• Nikita Smetanin from Russia is working on an assortment of enhancements to Xapian's existing spelling correction support. This involves such enhancements as allowing multiple possible corrections to be suggested, making use of phonetic algorithms, and handling typos which run words together or move a character from one word to the next. He's also made some substantial performance improvements.
• Xiaona Han is from China, and has been adding support for using Xapian from the programming language Lua, which wasn't previously possible. An early portion of this work has already been merged, and appeared in last month's Xapian 1.2.6 release to make it easy for interested users to try out.
• Dai Youli from China is working on segmenting Chinese text to allow it to be more usefully indexed and searched. Chinese text is usually written without spaces or other indications of where the word breaks are, so Youli has been working on implementing an algorithm to determine where the word breaks are. This is a challenging problem, as the algorithm needs to be reliable, fast enough to process large volumes of text, and robust in the presence of words it doesn't know about.
• Parth Gupta is from India, and his project is adding a "Learning to Rank" framework to Xapian. Learning to Rank is one of the hot topics in Information Retrieval research at present - it's the application of machine learning to tuning the relative weighting of the different features used to determine the order to present results to the end user. Parth recently completed a Master's thesis on Learning to Rank, which has given him a good theoretical background for this project.

By Olly Betts, Xapian Organization Administrator

We had 48 new organizations participating this year in the Google Summer of Code. For a complete list of the 175 organizations participating please visit our program site.

By Stephanie Taylor, Open Source Programs

LevelDB: A Fast Persistent Key-Value Store

Wednesday, July 27, 2011

LevelDB is a fast key-value storage engine written at Google that provides an ordered mapping from string keys to string values. We are pleased to announce that we are open sourcing LevelDB under a BSD-style license.

LevelDB is a C++ library that can be used in many contexts. For example, LevelDB may be used by a web browser to store a cache of recently accessed web pages, or by an operating system to store the list of installed packages and package dependencies, or by an application to store user preference settings. We designed LevelDB to also be useful as a building block for higher-level storage systems. Upcoming versions of the Chrome browser include an implementation of the IndexedDB HTML5 API that is built on top of LevelDB. Google's Bigtable manages millions of tablets where the contents of a particular tablet are represented by a precursor to LevelDB. The Riak distributed database has added support for using LevelDB for its per-node storage.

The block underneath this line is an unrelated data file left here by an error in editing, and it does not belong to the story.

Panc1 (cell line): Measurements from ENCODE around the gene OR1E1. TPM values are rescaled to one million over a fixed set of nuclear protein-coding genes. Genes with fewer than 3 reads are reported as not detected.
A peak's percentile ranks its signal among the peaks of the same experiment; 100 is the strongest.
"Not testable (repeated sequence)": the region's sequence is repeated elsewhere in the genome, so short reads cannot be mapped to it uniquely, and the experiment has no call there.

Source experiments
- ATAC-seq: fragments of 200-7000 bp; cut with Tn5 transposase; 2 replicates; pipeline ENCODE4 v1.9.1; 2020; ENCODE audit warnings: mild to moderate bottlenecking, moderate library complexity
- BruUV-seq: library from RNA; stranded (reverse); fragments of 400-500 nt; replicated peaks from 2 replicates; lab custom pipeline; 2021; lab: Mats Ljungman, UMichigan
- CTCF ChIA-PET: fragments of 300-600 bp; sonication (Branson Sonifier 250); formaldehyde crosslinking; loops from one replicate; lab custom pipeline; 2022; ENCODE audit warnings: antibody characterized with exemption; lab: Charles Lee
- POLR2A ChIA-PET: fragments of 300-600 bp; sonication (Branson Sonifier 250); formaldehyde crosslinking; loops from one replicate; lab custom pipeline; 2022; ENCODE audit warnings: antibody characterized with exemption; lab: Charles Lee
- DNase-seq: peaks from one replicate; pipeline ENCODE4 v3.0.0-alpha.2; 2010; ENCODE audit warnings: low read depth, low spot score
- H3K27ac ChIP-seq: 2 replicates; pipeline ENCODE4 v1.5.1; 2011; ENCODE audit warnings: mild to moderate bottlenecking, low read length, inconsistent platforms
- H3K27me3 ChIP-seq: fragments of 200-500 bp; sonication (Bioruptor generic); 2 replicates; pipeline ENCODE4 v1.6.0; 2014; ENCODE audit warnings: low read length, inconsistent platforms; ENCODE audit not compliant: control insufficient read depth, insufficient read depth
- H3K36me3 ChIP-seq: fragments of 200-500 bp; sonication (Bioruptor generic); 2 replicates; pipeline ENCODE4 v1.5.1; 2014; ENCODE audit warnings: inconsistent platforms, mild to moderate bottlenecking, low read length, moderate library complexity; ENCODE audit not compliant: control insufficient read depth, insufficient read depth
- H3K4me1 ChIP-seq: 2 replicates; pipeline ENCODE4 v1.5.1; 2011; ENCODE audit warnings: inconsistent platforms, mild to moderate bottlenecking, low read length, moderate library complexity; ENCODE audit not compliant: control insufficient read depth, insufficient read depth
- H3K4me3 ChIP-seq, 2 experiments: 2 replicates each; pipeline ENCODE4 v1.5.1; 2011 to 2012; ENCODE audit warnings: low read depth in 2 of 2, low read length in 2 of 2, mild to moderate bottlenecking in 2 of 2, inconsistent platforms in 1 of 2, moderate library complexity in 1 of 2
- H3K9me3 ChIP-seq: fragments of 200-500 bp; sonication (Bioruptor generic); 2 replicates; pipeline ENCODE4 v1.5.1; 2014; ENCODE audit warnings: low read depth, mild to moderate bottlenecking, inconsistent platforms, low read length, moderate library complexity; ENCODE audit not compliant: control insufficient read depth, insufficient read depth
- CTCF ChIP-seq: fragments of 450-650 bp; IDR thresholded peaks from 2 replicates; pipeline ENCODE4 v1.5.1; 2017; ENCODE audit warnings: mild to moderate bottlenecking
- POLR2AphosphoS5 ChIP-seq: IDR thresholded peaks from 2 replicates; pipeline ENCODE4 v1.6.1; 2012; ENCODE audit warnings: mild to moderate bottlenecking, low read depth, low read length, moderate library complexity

We structured LevelDB to have very few dependencies and it can be easily ported to new systems; it has already been ported to a variety of Unix based systems, Mac OS X, Windows, and Android.

LevelDB has good performance across a wide variety of workloads; we have put together a benchmark comparing its performance to SQLite and Kyoto Cabinet. The Riak team has compared LevelDB’s performance to InnoDB. A significant difference from similar systems like SQLite and Kyoto Cabinet is that LevelDB is optimized for batch updates that modify many keys scattered across a large key space. This is an important requirement for efficiently updating an inverted index that does not fit in memory.

LevelDB is available on Google Code, we hope you’ll find it useful for your projects.

By Jeff Dean and Sanjay Ghemawat; Google Fellows

Announcing Git Support for Google Code Project Hosting

Monday, July 25, 2011

We’re pleased to announce today that in addition to supporting the Subversion and Mercurial version control systems, Google Code Project Hosting now supports Git. Git is a popular distributed version control system (DVCS) like Mercurial, and it is used by many popular projects including the Linux kernel and Android.

Now, when you create a project or visit your existing project’s Administration > Source tab, you have the option of choosing Git as your version control system. You’ll enjoy all the same great Google Project Hosting features, like project updates, advanced issue tracking, and an easy-to-use VCS-backed wiki—only now, you can do it with Git. You can also create an instant server-side clone of any existing Git repository by clicking the “Create a clone” button on the project’s checkout page.